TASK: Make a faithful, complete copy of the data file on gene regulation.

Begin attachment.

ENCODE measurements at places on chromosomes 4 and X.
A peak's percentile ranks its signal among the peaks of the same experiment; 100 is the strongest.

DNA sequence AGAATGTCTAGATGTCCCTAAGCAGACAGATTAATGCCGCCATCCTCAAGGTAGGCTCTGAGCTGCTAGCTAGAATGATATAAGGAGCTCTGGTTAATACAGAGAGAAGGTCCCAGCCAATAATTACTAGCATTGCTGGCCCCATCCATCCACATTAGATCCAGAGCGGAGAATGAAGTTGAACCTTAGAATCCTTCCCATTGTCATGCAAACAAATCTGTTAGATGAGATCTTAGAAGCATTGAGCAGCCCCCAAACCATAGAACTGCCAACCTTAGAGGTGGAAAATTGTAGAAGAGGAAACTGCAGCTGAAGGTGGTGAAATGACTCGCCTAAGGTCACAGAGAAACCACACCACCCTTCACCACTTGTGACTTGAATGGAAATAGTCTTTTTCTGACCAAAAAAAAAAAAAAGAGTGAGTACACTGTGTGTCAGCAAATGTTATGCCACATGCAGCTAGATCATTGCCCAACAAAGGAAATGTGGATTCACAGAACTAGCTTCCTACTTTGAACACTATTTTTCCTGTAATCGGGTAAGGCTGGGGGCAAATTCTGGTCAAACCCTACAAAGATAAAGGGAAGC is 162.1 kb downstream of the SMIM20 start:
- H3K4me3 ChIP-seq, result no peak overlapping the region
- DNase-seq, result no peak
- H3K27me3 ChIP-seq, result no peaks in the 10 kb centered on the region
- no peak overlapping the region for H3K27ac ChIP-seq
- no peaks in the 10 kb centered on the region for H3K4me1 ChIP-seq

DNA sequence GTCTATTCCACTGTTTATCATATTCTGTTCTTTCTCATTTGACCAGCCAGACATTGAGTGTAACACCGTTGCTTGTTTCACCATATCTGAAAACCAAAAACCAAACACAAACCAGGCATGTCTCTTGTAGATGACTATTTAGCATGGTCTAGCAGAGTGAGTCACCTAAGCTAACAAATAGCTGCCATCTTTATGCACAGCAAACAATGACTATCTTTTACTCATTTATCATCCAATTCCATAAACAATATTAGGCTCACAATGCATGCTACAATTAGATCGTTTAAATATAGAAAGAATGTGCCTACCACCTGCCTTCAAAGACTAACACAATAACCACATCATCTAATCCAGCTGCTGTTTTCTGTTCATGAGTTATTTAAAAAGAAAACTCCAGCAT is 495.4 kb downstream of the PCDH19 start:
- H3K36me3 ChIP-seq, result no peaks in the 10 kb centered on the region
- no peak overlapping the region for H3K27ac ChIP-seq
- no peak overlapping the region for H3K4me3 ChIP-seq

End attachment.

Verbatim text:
ENCODE measurements at places on chromosomes 4 and X.
A peak's percentile ranks its signal among the peaks of the same experiment; 100 is the strongest.

DNA sequence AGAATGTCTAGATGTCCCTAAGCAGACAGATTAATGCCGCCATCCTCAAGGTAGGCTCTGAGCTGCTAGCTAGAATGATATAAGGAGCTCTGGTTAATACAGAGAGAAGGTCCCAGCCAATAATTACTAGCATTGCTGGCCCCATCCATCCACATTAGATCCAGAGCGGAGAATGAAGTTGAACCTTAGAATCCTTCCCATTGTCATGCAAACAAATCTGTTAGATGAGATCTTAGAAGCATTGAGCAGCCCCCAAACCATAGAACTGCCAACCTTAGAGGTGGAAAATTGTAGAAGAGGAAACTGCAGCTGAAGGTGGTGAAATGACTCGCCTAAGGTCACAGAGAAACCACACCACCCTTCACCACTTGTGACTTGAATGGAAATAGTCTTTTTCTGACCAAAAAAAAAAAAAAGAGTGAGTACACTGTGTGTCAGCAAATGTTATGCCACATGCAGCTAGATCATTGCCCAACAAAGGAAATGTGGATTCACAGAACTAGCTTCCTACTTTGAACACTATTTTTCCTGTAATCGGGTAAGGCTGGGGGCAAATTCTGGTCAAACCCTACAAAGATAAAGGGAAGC is 162.1 kb downstream of the SMIM20 start:
- H3K4me3 ChIP-seq, result no peak overlapping the region
- DNase-seq, result no peak
- H3K27me3 ChIP-seq, result no peaks in the 10 kb centered on the region
- no peak overlapping the region for H3K27ac ChIP-seq
- no peaks in the 10 kb centered on the region for H3K4me1 ChIP-seq

DNA sequence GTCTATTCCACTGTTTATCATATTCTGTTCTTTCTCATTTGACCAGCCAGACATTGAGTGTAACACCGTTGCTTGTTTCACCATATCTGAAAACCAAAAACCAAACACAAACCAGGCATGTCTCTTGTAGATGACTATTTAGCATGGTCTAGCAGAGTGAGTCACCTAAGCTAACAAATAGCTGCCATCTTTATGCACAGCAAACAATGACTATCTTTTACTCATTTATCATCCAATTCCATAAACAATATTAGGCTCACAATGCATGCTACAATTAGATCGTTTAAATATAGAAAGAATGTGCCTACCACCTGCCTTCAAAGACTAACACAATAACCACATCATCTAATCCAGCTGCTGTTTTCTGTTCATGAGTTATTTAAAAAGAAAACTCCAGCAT is 495.4 kb downstream of the PCDH19 start:
- H3K36me3 ChIP-seq, result no peaks in the 10 kb centered on the region
- no peak overlapping the region for H3K27ac ChIP-seq
- no peak overlapping the region for H3K4me3 ChIP-seq